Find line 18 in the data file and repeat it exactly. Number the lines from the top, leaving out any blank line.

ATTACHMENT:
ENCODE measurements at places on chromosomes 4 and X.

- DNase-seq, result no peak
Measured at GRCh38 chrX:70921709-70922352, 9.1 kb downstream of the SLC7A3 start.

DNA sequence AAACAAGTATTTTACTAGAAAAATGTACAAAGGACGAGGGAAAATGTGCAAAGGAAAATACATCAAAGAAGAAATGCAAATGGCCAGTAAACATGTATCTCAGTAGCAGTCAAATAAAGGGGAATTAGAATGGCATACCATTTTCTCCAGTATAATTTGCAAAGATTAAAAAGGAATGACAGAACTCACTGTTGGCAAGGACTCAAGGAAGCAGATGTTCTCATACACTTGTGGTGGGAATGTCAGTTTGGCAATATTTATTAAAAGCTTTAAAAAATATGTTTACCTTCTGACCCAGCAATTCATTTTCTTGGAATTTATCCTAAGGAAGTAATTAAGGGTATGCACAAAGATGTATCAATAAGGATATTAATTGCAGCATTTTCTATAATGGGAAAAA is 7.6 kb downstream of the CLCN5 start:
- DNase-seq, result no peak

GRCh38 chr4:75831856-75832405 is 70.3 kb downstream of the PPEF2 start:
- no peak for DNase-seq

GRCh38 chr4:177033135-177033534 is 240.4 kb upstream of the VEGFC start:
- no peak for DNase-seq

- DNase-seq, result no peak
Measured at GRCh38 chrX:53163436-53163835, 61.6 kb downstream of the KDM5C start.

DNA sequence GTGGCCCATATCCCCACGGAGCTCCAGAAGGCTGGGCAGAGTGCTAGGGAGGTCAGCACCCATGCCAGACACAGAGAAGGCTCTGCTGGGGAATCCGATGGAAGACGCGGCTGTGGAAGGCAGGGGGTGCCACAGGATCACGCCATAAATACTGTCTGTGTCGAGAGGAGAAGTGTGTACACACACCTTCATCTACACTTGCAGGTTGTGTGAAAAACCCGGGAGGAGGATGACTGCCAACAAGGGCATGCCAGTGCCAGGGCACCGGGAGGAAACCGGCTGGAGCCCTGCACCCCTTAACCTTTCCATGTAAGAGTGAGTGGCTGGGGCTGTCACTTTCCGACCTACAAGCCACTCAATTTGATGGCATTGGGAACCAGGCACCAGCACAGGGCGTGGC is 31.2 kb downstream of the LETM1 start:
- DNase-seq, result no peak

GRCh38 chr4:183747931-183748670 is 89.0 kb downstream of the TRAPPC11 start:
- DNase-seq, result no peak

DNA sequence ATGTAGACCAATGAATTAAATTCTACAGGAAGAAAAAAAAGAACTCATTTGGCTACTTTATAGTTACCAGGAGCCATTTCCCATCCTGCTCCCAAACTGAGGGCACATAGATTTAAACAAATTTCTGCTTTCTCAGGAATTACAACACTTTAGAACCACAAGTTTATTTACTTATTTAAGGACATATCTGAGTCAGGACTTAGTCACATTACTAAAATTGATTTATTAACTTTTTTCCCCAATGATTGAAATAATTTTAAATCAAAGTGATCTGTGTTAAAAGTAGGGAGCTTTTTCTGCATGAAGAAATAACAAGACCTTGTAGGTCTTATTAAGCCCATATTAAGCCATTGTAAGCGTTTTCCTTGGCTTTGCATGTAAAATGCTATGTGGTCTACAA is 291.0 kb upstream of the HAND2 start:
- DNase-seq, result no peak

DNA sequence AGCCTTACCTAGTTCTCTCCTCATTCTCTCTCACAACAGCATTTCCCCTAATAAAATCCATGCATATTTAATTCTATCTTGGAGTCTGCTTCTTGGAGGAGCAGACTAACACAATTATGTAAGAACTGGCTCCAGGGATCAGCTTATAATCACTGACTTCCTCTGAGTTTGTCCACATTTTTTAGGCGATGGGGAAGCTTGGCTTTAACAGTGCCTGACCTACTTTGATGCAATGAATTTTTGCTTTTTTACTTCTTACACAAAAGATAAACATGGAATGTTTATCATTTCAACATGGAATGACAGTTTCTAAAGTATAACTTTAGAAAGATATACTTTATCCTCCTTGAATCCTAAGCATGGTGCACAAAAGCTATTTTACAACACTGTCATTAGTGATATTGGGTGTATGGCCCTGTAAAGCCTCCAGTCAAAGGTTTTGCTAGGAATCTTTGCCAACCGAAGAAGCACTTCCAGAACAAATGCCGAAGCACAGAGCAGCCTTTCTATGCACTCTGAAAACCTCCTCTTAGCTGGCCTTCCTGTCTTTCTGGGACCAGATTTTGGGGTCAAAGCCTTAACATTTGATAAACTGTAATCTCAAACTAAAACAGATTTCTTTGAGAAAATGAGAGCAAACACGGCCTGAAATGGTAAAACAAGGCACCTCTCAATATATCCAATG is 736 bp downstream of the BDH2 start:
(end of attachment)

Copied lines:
DNA sequence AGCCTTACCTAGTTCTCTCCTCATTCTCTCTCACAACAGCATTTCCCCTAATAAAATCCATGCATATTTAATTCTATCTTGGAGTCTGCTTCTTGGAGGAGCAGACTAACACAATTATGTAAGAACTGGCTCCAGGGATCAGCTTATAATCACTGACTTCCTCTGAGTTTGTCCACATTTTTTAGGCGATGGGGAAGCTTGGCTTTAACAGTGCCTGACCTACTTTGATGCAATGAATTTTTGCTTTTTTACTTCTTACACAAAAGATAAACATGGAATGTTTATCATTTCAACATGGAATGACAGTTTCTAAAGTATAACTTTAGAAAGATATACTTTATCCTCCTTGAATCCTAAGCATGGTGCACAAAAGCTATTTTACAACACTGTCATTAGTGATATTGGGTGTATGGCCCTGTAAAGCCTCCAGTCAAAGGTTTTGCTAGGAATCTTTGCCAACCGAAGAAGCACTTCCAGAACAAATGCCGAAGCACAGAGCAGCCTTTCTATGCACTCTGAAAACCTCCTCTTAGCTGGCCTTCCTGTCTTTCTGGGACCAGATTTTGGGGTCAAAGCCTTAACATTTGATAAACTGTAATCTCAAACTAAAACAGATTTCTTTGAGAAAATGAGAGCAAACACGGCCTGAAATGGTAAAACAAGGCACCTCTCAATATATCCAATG is 736 bp downstream of the BDH2 start: